Myth number three about hacking suggests that if someone decides to hack you, they will inevitably succeed. While this may be true for governments and major targets where the cost of an attack is not a concern, it's a different story for businesses, especially startups. The reality is that for most businesses, a hacker needs to invest a significant amount of time and resources to successfully breach their systems. This means that investing in proper cybersecurity measures can go a long way in preventing potential attacks, or at least making them much more difficult to carry out. The key takeaway is that while no system is completely foolproof, it's important to take the necessary steps to mitigate the risk and protect sensitive data.
Reality #3 - It’s true only for governments and targets where the cost of attacks is not important. For the rest of businesses, it’s about how much they should spend to hack you.
It is important to understand that for larger corporations or government institutions, the cost of a cyber attack is not a deterrence as they have significant resources to invest in security measures. For small to medium-sized businesses, it's all about finding a balance between investing in cybersecurity measures and managing the cost. Therefore, businesses should be aware of their security risks and implement the necessary measures to protect their assets from potential cyber-attacks. This includes implementing firewalls, encryption, and access controls to secure their networks and sensitive data. In today's digital age, the cost of not investing in cybersecurity can be significant and result in reputational damage and financial losses. Therefore, it is crucial for businesses to take proactive measures to protect themselves from the growing cyber security threats.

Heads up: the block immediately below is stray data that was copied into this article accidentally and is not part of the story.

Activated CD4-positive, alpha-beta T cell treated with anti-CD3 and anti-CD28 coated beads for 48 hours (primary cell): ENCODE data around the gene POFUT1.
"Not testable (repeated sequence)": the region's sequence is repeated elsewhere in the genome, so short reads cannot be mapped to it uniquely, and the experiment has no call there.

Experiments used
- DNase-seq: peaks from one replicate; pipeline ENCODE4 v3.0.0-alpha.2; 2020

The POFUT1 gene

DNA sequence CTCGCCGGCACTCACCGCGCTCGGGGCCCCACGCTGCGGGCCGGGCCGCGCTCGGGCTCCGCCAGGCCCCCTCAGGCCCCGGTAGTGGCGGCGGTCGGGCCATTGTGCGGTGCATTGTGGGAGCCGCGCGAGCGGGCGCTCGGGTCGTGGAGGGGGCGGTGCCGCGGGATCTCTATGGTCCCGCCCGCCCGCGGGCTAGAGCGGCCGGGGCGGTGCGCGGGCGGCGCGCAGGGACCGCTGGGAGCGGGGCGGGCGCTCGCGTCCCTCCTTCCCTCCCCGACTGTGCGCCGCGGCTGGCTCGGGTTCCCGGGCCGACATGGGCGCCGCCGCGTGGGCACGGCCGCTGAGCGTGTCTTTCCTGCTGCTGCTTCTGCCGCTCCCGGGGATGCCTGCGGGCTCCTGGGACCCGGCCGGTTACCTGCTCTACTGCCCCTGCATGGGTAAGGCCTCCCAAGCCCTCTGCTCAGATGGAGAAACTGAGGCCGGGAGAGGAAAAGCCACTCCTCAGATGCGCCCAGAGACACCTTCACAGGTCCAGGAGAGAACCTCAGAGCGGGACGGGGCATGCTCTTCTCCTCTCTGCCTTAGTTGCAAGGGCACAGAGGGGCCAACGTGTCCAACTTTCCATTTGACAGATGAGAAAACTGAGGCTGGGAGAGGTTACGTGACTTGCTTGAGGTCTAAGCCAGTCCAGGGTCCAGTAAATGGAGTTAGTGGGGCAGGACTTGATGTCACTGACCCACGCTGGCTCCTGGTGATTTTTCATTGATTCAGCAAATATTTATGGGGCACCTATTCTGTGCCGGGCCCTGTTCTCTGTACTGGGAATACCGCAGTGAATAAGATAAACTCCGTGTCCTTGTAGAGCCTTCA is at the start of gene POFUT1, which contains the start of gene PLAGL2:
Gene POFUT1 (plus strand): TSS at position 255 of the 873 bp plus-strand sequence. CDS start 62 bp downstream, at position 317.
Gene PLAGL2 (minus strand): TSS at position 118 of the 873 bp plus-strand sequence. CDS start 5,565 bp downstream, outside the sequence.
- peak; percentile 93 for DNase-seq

Myth #4 - Since we are a small company, it’s not that important if somebody hacks us. It will not affect our business or the damage will be minor
However, this is just a myth. It is not true that hackers only target large corporations with high financial value. Small businesses, especially startups, are also vulnerable to cyber-attacks. In fact, hackers often target small companies because they are easier to breach. The impact may not be immediately visible, but the damage can be catastrophic in the long run. It can result in a loss of customer trust, damage to your brand's reputation, and even legal liabilities if customer data is stolen. Small companies must take security seriously, invest in appropriate measures, and educate their employees on best practices to ensure that they do not become the next victim of a cyber-attack.
Reality #4 - It will be valuable when you become bigger. All the cybersecurity incidents, data breaches, hacks, etc will affect your business even after several years.
The risks of cyber-attacks and data breaches are increasing day by day, and businesses need to take every precaution to protect themselves. Not only can these attacks result in lost revenue and damage to a company's reputation, but they can also result in legal liabilities. As a company grows, the amount of data it generates and stores increases, making it a more attractive target for cybercriminals. Therefore, investing in cybersecurity early on is essential, as it will help businesses stay protected in the long run. In today's digital age, it is better to be proactive rather than reactive when it comes to cyber-attacks.
Scary story #1 - The game was hacked prior to the launch. Attackers sold all the assets to competitors and were able to launch it before the official release.